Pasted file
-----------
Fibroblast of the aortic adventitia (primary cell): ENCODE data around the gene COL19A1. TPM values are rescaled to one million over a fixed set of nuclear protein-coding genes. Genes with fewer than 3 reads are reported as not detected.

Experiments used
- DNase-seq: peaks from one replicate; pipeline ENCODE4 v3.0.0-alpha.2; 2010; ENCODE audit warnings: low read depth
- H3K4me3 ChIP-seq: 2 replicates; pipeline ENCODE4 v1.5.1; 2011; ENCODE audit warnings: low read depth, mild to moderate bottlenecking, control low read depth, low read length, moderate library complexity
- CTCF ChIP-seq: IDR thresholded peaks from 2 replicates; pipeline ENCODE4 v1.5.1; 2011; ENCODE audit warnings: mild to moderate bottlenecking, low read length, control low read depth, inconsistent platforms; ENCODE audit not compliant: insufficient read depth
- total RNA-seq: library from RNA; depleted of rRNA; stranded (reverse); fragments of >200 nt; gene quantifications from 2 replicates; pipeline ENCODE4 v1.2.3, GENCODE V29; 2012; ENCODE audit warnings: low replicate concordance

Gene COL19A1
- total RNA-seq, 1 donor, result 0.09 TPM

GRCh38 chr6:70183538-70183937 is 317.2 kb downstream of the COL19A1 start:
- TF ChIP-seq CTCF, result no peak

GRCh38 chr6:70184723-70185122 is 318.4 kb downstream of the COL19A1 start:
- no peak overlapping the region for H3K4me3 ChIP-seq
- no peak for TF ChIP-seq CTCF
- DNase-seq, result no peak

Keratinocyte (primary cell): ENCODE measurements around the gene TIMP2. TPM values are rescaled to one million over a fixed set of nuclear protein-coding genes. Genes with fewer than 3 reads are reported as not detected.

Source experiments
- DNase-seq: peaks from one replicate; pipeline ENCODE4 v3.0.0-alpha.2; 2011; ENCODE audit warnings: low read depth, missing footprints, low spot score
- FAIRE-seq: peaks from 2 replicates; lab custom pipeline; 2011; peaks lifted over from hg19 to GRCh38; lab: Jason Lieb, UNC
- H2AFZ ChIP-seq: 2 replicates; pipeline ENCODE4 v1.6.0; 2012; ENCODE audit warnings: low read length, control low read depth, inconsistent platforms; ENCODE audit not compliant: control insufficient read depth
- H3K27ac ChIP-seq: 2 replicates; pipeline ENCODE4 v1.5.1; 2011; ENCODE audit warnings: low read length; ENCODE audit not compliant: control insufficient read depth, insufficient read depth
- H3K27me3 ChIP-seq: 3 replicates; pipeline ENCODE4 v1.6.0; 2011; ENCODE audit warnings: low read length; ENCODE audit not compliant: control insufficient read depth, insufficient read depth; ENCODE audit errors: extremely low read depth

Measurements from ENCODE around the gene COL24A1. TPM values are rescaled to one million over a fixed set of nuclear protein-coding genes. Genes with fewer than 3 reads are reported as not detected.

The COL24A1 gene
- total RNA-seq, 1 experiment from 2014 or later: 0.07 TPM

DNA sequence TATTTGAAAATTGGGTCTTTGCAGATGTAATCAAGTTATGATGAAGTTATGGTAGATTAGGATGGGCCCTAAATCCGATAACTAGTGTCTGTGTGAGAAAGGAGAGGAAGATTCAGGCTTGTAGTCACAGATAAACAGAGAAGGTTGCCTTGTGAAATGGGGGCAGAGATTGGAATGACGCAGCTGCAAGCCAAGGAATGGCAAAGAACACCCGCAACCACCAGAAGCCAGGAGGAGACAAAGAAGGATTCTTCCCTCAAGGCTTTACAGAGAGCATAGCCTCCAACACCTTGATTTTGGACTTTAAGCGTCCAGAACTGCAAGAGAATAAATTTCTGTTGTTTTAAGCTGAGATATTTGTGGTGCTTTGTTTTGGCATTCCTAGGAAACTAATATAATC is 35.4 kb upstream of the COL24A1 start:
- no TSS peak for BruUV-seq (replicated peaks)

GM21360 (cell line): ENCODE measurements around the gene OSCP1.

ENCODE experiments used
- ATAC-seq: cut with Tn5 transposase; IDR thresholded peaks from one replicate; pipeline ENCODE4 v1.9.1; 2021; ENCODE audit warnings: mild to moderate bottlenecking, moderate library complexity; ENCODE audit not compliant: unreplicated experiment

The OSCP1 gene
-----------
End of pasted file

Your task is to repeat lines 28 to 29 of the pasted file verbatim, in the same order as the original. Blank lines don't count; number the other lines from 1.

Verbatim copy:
ENCODE experiments used
- ATAC-seq: cut with Tn5 transposase; IDR thresholded peaks from one replicate; pipeline ENCODE4 v1.9.1; 2021; ENCODE audit warnings: mild to moderate bottlenecking, moderate library complexity; ENCODE audit not compliant: unreplicated experiment